Valve is increasing Steam Deck shipments this quarter

Shawn Knight

Posts: 14,127   +154
Staff member
Recap: Valve's Steam Deck launched at the end of February to much fanfare. Unfortunately for prospective buyers, the company accumulated a significant backlog of reservations in the lead up due in part to global component shortages and supply chain woes stemming from the pandemic.

Good news came down the pipe this week as Valve said it recently sent out the first batch of order e-mails to Q2 reservation holders. Better yet, Valve is ramping up Steam Deck shipments and will be sending more order availability e-mails each week – up to two waves per week at times.

No additional specifics were provided.

A quick check of the Steam Deck product page indicates new order expected availability has slipped to October 2022 or later. That means if you reserve a place in line today, you won't have the opportunity to place an order until October 2022 or later at the earliest.

It's wild to think of shopping for the holidays in April, but here we are.

There are ways to get your hands on a Steam Deck sooner, but it'll cost you. Looking at recently sold Steam Decks on eBay, in-hand units from reputable sellers (not obvious spam accounts) in the US start around $1,000 and scale up from there depending on the hardware configuration. For comparison, the entry-level Steam Deck with 64GB of eMMC retails for $399 directly from Valve.

Have you had a chance to try out the Steam Deck yet? If so, does it live up to your expectations for a portable PC gaming machine?

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Dimitriid

Posts: 2,203   +4,239
Still no word on general availability *without* a reservation system or outside of the very limited number of countries that can even enter said reservation system.

So I still maintain that for as long as they keep up this "Reserve for the privilege of giving us money for a product" system, the price tags are unrealistic: Valve didn't really have to subsidize the cost of the handhelds and sell them at a lost they can avoid a ton of overhead by basically building to order: no speculation or slow moving cycles and more importantly, no revenue share with more widely available sales channels so even with thin margins it's 100% profit for them so margin doesn't needs to be as wide and henceforth, you can maintain your claims of "Only 399!" if you are literally not making it available for people except months to years down the line at the best of cases.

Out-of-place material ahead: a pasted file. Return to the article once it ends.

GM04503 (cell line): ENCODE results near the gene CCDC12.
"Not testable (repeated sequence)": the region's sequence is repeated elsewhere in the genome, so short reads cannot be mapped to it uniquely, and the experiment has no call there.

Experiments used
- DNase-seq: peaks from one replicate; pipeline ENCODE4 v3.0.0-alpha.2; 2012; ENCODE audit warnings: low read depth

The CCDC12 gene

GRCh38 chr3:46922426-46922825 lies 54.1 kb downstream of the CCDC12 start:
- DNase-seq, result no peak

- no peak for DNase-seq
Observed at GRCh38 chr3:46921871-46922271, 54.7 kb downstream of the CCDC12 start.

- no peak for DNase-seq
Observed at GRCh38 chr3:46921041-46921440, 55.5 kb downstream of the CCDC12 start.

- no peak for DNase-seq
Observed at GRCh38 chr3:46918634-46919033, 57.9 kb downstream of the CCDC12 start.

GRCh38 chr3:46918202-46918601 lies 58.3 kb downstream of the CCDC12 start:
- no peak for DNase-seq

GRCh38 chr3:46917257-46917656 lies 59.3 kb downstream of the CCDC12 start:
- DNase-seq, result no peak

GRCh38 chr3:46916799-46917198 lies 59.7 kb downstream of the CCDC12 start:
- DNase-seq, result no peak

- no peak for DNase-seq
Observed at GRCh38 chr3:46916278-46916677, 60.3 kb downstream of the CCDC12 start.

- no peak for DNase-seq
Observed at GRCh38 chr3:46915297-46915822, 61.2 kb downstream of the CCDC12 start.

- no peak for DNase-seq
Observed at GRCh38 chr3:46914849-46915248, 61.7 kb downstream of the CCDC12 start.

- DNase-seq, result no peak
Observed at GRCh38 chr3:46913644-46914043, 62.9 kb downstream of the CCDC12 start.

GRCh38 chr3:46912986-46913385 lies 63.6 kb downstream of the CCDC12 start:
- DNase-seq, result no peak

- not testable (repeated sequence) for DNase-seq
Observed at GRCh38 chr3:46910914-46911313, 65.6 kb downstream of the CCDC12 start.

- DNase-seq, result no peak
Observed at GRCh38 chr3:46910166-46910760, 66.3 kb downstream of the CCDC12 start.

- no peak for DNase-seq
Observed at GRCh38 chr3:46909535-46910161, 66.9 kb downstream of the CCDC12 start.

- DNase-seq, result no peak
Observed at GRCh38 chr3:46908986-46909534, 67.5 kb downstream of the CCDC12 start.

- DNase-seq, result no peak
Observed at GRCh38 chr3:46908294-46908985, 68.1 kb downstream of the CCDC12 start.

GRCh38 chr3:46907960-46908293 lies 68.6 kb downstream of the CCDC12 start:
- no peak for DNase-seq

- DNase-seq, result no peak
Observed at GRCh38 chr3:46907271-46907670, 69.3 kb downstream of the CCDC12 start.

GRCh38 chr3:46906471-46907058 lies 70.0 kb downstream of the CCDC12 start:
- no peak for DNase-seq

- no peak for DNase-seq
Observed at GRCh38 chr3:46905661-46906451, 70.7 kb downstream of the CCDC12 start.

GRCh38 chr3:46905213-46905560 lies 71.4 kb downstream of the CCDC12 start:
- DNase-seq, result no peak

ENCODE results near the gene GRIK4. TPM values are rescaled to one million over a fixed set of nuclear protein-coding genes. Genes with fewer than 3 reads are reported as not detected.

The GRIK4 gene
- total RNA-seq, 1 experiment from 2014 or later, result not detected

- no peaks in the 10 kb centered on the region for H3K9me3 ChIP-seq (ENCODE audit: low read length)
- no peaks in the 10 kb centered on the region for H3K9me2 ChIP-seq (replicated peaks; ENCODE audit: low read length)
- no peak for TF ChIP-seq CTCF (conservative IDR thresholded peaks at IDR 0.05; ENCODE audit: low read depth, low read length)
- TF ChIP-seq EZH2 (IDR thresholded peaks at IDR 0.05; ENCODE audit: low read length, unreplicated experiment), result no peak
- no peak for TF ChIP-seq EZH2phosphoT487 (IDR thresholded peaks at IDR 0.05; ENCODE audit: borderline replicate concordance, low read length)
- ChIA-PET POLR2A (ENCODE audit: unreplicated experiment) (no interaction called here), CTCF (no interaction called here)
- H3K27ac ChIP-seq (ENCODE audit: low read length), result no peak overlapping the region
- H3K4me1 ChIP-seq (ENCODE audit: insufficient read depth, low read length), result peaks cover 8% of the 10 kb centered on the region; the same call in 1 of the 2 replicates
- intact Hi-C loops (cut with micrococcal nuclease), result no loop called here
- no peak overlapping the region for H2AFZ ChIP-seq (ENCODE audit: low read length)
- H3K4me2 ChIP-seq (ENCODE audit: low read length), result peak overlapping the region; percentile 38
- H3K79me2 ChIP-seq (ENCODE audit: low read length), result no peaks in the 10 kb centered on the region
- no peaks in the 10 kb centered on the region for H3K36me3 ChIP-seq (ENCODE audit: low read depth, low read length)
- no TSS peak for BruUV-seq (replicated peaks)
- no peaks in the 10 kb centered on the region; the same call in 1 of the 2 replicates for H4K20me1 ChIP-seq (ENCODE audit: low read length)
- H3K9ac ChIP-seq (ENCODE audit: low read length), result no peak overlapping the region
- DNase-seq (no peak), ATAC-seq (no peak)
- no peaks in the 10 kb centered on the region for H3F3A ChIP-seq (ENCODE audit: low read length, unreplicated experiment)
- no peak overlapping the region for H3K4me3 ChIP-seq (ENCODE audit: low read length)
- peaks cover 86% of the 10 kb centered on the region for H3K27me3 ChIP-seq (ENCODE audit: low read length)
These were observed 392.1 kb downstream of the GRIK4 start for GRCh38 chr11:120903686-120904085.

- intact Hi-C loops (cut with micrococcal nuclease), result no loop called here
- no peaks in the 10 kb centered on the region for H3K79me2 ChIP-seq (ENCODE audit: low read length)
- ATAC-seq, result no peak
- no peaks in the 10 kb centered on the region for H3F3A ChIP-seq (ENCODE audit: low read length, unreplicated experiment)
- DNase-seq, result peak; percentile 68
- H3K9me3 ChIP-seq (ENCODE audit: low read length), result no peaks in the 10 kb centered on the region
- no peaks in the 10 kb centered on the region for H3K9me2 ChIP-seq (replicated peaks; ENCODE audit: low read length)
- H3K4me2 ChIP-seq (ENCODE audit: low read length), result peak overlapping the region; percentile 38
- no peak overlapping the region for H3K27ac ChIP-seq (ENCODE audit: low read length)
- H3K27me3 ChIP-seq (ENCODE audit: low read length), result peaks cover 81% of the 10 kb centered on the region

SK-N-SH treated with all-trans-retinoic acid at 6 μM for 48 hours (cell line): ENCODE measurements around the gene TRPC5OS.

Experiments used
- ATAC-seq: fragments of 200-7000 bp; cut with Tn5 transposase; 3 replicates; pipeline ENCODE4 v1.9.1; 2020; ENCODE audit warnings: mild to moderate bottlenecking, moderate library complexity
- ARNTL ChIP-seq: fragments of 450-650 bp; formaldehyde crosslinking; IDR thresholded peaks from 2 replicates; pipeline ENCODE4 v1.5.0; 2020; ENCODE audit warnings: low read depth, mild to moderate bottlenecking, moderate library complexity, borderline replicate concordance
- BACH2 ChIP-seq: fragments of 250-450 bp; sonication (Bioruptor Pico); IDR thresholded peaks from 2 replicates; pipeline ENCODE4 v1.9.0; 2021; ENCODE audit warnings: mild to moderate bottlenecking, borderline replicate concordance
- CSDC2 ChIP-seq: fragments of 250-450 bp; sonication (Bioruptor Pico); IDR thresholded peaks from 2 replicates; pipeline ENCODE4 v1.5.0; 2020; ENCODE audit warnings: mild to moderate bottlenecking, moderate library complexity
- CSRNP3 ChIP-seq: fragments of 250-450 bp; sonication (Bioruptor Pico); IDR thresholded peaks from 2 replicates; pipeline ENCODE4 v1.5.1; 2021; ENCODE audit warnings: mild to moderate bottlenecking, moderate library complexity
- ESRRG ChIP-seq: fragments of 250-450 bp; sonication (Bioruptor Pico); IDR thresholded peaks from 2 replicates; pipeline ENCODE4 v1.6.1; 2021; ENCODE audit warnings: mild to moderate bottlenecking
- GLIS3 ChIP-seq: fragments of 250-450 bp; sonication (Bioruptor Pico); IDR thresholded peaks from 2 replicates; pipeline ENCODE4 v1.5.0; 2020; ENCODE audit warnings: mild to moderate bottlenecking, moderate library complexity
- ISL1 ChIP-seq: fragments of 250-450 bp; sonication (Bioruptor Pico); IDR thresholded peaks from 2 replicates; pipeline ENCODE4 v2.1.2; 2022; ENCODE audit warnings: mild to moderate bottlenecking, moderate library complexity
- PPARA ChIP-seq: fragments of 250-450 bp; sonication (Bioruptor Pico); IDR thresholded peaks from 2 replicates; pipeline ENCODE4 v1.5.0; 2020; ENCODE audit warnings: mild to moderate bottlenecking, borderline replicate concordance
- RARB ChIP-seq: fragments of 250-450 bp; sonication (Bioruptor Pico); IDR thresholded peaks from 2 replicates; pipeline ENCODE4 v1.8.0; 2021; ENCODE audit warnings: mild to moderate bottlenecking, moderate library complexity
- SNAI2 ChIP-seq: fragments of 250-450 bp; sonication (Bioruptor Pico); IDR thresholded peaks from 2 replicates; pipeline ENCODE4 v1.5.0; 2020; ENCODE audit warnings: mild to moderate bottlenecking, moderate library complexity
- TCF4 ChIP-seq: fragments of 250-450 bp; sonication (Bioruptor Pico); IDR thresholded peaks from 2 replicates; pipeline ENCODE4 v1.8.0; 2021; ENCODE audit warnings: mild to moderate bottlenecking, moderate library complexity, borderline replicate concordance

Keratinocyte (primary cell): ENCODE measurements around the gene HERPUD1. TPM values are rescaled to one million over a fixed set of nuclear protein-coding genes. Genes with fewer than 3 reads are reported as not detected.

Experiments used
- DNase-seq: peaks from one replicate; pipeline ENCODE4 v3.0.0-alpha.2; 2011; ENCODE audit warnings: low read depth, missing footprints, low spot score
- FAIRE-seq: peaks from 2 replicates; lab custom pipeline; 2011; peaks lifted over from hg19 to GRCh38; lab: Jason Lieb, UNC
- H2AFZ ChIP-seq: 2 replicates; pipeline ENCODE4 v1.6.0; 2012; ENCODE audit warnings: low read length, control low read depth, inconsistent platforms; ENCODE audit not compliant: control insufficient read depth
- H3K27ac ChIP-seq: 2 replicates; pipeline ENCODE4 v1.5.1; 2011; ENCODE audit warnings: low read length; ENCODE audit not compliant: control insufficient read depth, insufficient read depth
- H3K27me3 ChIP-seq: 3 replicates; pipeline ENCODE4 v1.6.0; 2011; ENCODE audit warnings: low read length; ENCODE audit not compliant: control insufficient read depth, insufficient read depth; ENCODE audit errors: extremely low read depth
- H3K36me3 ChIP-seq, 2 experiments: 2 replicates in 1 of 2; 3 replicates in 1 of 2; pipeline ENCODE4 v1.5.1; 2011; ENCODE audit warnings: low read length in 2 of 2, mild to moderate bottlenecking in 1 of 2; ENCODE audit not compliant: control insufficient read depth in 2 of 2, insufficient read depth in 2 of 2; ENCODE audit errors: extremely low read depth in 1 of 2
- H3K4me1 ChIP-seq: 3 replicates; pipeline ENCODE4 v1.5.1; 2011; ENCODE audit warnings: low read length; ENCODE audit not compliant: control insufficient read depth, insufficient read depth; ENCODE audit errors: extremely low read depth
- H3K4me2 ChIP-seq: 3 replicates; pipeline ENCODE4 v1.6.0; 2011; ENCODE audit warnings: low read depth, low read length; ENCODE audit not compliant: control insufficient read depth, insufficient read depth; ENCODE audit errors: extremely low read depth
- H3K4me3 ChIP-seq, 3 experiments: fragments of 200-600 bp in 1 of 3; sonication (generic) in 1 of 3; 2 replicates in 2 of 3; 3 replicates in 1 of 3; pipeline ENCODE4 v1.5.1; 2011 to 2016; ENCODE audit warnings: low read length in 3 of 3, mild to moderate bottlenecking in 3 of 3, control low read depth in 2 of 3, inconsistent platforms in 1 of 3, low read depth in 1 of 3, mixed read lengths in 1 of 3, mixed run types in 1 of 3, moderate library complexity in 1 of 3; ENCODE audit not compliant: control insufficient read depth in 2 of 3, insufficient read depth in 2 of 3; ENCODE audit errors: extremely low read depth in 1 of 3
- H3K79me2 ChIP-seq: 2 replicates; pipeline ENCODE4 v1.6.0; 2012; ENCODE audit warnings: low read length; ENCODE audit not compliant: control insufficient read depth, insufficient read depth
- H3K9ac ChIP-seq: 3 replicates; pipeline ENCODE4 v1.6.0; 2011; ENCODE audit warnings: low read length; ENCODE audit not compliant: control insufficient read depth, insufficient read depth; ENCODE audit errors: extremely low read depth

So tl;dr I just don't think saying their console is so much cheaper than competitors is fair at this point under this sales strategy: if availability is not there then price claims are meaningless: we've learned that from GPUs but because not it's Valve *now* people are willing to forget all those lessons and not look at the *actual* street price which should be resellers and scalpers on ebay. That's how much it *actually* cost if you consider the actual demand and not the intentionally constrained and controlled one created by Valve.
 
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eforce

Posts: 949   +1,360
Still no word on general availability *without* a reservation system or outside of the very limited number of countries that can even enter said reservation system.

So I still maintain that for as long as they keep up this "Reserve for the privilege of giving us money for a product" system, the price tags are unrealistic: Valve didn't really have to subsidize the cost of the handhelds and sell them at a lost they can avoid a ton of overhead by basically building to order: no speculation or slow moving cycles and more importantly, no revenue share with more widely available sales channels so even with thin margins it's 100% profit for them so margin doesn't needs to be as wide and henceforth, you can maintain your claims of "Only 399!" if you are literally not making it available for people except months to years down the line at the best of cases.

So tl;dr I just don't think saying their console is so much cheaper than competitors is fair at this point under this sales strategy: if availability is not there then price claims are meaningless: we've learned that from GPUs but because not it's Valve *now* people are willing to forget all those lessons and not look at the *actual* street price which should be resellers and scalpers on ebay. That's how much it *actually* cost if you consider the actual demand and not the intentionally constrained and controlled one created by Valve.